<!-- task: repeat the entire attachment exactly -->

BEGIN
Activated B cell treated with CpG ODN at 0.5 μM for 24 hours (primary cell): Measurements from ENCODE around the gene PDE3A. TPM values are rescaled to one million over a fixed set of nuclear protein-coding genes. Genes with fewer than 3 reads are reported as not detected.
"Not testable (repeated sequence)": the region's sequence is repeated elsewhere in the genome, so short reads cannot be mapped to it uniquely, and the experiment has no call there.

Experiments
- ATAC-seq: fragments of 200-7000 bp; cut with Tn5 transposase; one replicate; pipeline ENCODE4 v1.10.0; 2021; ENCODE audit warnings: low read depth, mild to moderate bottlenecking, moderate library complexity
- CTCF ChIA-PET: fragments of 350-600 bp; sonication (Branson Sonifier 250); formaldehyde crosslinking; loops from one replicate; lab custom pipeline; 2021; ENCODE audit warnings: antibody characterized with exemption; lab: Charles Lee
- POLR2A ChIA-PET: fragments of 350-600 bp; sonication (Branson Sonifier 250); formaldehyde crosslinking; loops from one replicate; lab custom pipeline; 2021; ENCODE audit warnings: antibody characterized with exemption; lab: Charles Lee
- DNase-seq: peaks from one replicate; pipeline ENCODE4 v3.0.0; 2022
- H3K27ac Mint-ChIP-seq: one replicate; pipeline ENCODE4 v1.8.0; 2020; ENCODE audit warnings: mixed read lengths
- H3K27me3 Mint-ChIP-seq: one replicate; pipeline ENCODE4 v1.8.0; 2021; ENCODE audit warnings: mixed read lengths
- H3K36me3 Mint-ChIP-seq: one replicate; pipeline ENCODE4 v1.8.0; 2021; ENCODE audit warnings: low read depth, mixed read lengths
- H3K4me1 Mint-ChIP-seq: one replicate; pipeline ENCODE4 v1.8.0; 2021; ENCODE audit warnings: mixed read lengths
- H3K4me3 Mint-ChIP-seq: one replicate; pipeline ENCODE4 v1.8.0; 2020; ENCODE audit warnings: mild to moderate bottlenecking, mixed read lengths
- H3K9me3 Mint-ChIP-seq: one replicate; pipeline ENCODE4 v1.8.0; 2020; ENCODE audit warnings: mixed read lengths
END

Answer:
Activated B cell treated with CpG ODN at 0.5 μM for 24 hours (primary cell): Measurements from ENCODE around the gene PDE3A. TPM values are rescaled to one million over a fixed set of nuclear protein-coding genes. Genes with fewer than 3 reads are reported as not detected.
"Not testable (repeated sequence)": the region's sequence is repeated elsewhere in the genome, so short reads cannot be mapped to it uniquely, and the experiment has no call there.

Experiments
- ATAC-seq: fragments of 200-7000 bp; cut with Tn5 transposase; one replicate; pipeline ENCODE4 v1.10.0; 2021; ENCODE audit warnings: low read depth, mild to moderate bottlenecking, moderate library complexity
- CTCF ChIA-PET: fragments of 350-600 bp; sonication (Branson Sonifier 250); formaldehyde crosslinking; loops from one replicate; lab custom pipeline; 2021; ENCODE audit warnings: antibody characterized with exemption; lab: Charles Lee
- POLR2A ChIA-PET: fragments of 350-600 bp; sonication (Branson Sonifier 250); formaldehyde crosslinking; loops from one replicate; lab custom pipeline; 2021; ENCODE audit warnings: antibody characterized with exemption; lab: Charles Lee
- DNase-seq: peaks from one replicate; pipeline ENCODE4 v3.0.0; 2022
- H3K27ac Mint-ChIP-seq: one replicate; pipeline ENCODE4 v1.8.0; 2020; ENCODE audit warnings: mixed read lengths
- H3K27me3 Mint-ChIP-seq: one replicate; pipeline ENCODE4 v1.8.0; 2021; ENCODE audit warnings: mixed read lengths
- H3K36me3 Mint-ChIP-seq: one replicate; pipeline ENCODE4 v1.8.0; 2021; ENCODE audit warnings: low read depth, mixed read lengths
- H3K4me1 Mint-ChIP-seq: one replicate; pipeline ENCODE4 v1.8.0; 2021; ENCODE audit warnings: mixed read lengths
- H3K4me3 Mint-ChIP-seq: one replicate; pipeline ENCODE4 v1.8.0; 2020; ENCODE audit warnings: mild to moderate bottlenecking, mixed read lengths
- H3K9me3 Mint-ChIP-seq: one replicate; pipeline ENCODE4 v1.8.0; 2020; ENCODE audit warnings: mixed read lengths